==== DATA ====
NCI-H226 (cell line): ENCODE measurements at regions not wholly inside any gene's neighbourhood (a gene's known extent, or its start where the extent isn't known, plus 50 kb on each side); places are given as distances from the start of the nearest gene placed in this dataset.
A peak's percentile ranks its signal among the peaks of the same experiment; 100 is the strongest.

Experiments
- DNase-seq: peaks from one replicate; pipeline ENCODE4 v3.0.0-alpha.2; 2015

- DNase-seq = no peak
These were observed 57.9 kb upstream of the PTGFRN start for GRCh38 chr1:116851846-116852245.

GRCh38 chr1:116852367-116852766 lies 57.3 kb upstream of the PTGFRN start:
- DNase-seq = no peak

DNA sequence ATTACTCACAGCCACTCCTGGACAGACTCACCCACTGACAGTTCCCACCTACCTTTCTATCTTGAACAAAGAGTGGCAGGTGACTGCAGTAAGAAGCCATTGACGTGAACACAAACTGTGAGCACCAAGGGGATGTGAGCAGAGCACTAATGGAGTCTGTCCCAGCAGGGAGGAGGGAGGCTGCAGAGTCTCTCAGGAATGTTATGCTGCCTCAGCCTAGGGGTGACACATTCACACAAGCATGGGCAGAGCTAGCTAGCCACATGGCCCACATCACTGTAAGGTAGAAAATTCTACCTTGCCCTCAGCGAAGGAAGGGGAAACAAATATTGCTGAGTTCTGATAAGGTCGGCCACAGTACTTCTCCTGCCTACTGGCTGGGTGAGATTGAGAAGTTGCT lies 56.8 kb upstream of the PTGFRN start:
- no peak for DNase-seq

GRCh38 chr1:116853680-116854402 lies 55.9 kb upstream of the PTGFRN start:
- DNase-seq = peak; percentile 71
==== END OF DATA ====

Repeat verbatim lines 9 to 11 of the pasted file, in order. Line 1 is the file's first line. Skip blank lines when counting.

DNA sequence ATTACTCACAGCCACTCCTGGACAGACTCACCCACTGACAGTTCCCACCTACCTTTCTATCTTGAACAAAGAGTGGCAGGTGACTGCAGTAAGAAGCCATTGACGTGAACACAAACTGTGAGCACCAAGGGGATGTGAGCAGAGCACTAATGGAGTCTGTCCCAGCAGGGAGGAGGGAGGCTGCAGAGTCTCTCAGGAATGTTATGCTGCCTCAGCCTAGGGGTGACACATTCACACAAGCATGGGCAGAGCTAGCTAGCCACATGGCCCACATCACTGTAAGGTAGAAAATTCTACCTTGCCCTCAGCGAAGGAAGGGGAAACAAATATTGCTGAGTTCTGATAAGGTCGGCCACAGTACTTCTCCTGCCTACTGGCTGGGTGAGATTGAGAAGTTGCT lies 56.8 kb upstream of the PTGFRN start:
- no peak for DNase-seq

GRCh38 chr1:116853680-116854402 lies 55.9 kb upstream of the PTGFRN start: